In other words, I had an uncomfortable coming face to face with God and my tendency – just like all of us – to see my attempts to “do good” through my own rose-colored lenses. I remembered a quote by Thomas Merton, “Humility sets us free to do what is really good, by showing us our illusions and withdrawing our will from what was only an apparent good.” And, I prayed fiercely.
And then, miraculously, last weekend a stunning example of being in the world occurred right before our eyes – and it was powerful, so very powerful.
The hard work, courage and persistence of St. Simon’s congregation members in collaboration with a planning team of over 25 individuals from all walks of life, all religions, and all ethnicities came to fruition in the Feed the Need event last Saturday morning. Approximately 800 volunteers worked joyfully and in unity to pack food for those who are experiencing food insecurity.
In other words, they were giving “a cup of old water to these little ones.” Through their work at the food packing, they were bringing God into the world of those who are suffering.
Jesus’ message to us over the past few weeks has been so very clear. As he went about proclaiming the good news and healing the sick, he saw that the “harvest was plentiful, but the laborers were few;” so, he summoned his twelve disciples and gave them authority to cast out demons and to cure every disease and every sickness. He advised them that they would be like sheep among wolves. He warned them that they would experience hardship and persecution. He commanded them to persevere. Their goal was to remain clear – bring God into the world of those who are living in darkness.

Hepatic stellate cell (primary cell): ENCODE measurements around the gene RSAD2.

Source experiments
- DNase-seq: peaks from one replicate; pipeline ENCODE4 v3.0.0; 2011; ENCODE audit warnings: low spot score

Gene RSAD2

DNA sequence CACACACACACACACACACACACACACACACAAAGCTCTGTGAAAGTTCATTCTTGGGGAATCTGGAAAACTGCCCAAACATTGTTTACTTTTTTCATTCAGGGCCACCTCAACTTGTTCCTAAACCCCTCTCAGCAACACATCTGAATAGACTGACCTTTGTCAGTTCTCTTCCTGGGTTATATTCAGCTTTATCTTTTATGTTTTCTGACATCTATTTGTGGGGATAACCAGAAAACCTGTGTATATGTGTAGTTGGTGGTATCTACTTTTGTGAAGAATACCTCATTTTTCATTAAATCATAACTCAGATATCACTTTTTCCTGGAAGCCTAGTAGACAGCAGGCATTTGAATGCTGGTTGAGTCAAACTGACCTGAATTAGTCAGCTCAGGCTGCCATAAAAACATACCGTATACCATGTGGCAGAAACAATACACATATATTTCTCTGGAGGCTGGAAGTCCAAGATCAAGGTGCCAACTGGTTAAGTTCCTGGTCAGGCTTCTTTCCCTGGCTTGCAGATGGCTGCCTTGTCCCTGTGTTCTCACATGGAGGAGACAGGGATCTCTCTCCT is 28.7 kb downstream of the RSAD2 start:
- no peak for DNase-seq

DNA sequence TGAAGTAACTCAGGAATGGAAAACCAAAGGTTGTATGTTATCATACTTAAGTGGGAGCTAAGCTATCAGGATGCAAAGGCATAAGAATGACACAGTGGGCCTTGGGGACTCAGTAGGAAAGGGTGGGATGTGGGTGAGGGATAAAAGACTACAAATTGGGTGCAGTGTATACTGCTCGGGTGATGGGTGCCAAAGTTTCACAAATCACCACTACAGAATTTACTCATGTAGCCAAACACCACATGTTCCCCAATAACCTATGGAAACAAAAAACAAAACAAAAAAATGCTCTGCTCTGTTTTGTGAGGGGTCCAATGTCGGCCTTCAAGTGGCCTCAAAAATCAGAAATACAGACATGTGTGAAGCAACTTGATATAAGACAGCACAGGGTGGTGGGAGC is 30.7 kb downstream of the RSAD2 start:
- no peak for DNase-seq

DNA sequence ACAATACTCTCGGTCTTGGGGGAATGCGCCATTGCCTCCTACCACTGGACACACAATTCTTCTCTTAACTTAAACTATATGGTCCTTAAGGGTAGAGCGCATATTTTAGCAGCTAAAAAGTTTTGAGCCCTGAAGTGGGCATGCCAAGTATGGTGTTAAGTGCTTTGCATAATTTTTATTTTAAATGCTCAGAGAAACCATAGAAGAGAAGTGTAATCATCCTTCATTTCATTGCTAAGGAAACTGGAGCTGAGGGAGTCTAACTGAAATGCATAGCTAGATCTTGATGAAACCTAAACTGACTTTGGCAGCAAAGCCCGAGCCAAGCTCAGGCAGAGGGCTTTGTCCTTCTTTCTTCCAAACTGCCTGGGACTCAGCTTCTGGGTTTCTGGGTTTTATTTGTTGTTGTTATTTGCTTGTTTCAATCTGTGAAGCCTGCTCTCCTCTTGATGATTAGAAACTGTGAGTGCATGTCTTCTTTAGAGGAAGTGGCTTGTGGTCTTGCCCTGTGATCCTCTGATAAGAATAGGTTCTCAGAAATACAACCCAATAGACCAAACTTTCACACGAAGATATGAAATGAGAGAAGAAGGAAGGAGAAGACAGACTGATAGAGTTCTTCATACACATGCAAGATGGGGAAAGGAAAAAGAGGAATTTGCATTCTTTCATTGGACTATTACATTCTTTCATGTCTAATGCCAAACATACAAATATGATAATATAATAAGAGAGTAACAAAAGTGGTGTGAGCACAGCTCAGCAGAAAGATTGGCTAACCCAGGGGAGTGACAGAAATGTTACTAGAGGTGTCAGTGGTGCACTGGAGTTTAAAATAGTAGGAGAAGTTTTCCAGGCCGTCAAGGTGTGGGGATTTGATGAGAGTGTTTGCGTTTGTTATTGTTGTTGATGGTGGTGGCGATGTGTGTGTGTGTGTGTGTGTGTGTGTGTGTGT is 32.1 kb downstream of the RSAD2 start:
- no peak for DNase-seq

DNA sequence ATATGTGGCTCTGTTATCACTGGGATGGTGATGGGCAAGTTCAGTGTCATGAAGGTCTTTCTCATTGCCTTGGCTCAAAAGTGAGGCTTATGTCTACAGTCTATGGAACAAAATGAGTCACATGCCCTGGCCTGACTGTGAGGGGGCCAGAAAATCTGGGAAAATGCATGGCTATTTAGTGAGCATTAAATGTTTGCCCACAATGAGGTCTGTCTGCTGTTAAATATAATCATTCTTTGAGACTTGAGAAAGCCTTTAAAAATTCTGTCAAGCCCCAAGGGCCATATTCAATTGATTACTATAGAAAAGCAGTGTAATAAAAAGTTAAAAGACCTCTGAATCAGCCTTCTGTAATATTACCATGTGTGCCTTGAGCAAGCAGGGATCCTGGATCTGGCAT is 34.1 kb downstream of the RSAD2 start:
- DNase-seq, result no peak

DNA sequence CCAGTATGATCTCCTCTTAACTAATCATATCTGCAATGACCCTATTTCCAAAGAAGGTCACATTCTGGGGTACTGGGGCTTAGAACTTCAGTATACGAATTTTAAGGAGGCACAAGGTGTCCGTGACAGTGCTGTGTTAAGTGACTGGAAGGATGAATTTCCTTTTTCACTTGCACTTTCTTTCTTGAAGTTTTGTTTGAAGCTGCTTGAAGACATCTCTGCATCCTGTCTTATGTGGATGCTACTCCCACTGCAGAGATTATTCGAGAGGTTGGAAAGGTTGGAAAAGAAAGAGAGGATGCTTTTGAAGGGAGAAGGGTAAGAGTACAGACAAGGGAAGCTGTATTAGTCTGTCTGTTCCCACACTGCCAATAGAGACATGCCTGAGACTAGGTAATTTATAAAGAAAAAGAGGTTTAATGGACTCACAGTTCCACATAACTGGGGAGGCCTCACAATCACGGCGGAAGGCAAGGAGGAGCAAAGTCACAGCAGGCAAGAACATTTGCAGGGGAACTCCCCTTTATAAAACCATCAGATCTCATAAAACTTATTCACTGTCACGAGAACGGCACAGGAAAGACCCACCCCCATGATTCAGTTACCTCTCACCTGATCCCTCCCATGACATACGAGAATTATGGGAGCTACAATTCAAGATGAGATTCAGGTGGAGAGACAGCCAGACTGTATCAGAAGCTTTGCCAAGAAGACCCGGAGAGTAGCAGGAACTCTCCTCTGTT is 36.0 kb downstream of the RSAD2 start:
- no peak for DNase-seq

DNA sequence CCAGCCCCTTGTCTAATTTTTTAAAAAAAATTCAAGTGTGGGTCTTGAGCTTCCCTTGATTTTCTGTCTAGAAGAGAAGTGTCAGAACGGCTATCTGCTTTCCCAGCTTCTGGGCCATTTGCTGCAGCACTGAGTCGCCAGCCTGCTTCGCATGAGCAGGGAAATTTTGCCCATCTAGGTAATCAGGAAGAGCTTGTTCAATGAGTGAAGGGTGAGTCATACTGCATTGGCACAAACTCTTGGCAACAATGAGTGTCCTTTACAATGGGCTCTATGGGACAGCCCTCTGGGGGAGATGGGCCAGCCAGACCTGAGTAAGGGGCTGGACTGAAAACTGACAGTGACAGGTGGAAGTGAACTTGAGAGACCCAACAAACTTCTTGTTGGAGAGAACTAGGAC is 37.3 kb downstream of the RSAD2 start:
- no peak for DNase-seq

In today’s gospel Jesus continues his sending message to the disciples. He reminds them that whoever welcomes them will be welcoming Jesus, and in welcoming Jesus they will be welcoming the one who sent him – they will be welcoming God. In welcoming the disciples and accepting their offered cup of cold water, they accept God into their lives.
The recent gospel readings from Matthew are so very relevant to our congregational journey as we emerge from habitual ways of doing church to new and exciting ways of being church. In this post-food packing week, I have heard comments from so many people that reflect their excitement in being church in the community.
Excitement in experiencing the spiritual fulfillment of bringing a cup of water to those in need, and through the power of the offered cup – in this instance the food packing - sensing God’s presence among us in a new and thrilling way.
We are a people sent by Jesus, and at times it does feel as if we are sheep among wolves – emissaries of God in great peril. But, we have vowed to proclaim by word and deed the Good News of God in Christ. And each week after our Eucharistic meal we pray, “…Send us now into the world in peace, and grant us strength and courage to love and serve you with gladness and singleness of heart…” We pray for the strength and the courage to proclaim by word and deed the Good News of God in Christ. And then, we go forth, out of the church, into the world – being church in the world.